Personal and powerful
May 14, 2018 | Arts & Culture
I grew up with the story of Baba Yaga – an old witch who lives deep in the forest in a little log cabin perched on a chicken’s leg. If you didn’t behave properly, she would come out of the woods and eat you. I remember being terrified by that story as a child, but over the years it has become a sort of comfort to me.
That story, and the blankets my great-grandmother made for my brother and I, are part of a four-foot-square painting for the final project in my painting class. Baba Yaga’s hut is tucked into a scraggly forest in the background, a figure in the foreground is shrouded in the creamy yellow, blues and pinks of my blanket, and a second figure shrouded in my brother’s blanket is crouched along a river, either fishing out or releasing birds downstream.
There's a lot of personal symbolism woven into that piece, but another piece I have in the Fine Art Grad Show is about something much larger than myself. It's a triptych, a drawing across three panels, about sexual violence against women. It’s about creating art that is socially engaged. The work explores consent and invites people to place stickers that say “yes” or “no” directly on the drawings. I hope the triptych will be completely covered, and that by the end of the grad show you won't be able to see the drawings anymore.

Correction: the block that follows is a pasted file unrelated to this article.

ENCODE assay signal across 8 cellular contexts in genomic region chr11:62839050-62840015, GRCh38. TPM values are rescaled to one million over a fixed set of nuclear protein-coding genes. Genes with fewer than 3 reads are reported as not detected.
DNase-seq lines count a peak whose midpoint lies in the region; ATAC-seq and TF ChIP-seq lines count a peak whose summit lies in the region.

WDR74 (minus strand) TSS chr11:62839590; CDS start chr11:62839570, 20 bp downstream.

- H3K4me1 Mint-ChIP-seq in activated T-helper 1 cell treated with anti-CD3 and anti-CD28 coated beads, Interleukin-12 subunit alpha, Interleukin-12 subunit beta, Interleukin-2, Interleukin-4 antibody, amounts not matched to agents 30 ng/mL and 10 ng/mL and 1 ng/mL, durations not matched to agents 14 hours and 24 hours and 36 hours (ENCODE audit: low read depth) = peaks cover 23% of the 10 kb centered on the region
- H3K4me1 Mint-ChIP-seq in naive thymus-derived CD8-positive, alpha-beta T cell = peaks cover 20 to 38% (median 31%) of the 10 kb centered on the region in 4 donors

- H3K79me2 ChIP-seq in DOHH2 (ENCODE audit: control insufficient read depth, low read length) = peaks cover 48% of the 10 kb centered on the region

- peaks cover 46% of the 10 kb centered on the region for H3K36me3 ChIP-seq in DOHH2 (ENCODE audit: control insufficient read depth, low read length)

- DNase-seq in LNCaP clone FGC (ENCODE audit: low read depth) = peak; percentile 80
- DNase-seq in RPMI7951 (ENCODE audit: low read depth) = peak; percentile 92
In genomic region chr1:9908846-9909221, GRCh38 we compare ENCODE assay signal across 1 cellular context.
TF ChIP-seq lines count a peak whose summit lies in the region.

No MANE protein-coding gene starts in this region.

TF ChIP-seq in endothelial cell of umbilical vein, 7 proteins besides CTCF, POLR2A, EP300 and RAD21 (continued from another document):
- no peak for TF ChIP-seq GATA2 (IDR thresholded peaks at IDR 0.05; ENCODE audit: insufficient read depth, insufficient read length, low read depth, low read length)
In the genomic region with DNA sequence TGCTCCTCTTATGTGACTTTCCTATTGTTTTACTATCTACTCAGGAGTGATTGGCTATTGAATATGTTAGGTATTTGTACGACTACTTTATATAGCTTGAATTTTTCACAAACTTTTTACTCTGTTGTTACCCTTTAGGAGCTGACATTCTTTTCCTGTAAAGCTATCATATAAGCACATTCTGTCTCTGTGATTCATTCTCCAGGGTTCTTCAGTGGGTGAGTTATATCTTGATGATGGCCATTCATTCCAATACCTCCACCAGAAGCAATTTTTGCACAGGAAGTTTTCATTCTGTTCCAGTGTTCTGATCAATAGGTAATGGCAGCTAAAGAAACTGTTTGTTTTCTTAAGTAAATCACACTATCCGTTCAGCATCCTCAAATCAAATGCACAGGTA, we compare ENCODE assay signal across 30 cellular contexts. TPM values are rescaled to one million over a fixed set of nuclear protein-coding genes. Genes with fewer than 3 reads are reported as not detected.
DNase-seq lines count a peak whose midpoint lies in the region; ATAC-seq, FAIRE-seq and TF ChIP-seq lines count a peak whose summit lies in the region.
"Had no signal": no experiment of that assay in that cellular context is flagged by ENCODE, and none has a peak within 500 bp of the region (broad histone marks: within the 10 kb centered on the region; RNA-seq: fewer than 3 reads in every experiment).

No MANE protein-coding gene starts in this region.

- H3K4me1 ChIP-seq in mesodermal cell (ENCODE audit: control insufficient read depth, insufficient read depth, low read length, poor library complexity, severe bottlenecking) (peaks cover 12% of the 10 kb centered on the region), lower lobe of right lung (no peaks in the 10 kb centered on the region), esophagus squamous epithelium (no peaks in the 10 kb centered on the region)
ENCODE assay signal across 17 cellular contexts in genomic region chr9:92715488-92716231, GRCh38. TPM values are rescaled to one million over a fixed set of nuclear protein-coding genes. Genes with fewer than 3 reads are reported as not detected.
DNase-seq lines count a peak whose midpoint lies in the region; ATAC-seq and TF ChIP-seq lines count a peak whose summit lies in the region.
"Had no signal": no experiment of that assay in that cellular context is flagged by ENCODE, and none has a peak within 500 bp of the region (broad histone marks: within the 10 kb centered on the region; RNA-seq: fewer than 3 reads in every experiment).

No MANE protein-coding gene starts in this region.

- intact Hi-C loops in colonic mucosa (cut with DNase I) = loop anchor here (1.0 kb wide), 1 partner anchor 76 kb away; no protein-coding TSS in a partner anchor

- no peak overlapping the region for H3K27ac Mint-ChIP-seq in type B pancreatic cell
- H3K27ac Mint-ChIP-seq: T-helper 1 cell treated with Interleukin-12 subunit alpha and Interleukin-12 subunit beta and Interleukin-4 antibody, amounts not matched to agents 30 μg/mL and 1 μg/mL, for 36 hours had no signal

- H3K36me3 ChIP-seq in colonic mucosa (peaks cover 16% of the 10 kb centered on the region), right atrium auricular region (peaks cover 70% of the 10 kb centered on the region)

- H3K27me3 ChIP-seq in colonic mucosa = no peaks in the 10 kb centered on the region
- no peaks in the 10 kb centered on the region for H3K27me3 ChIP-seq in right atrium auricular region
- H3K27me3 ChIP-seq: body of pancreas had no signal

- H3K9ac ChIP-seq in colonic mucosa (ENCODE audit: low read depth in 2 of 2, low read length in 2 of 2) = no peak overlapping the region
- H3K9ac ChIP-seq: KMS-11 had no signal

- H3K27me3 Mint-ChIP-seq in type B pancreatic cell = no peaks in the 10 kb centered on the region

Never did I think I would make art that I would invite people to destroy. Never did I think I would make art that I would destroy myself. Never did I think I would do performance art, speak in front of people, introduce my own work or critique the work of others. We’ve all grown so much, and I’m looking forward to seeing our grad show in the Mitchell Gallery – how it’s curated and how everything works together.
I hope lots of students and faculty members come see the show too. I’ve been inviting all of my friends in different programs, and the people I volunteer with at SAMU and peer support. When my friends are studying for finals, I’m talking about critiques and deadlines. This is such a great opportunity for people across disciplines to learn about each other.
–Taiessa, 2nd year student, Fine Art
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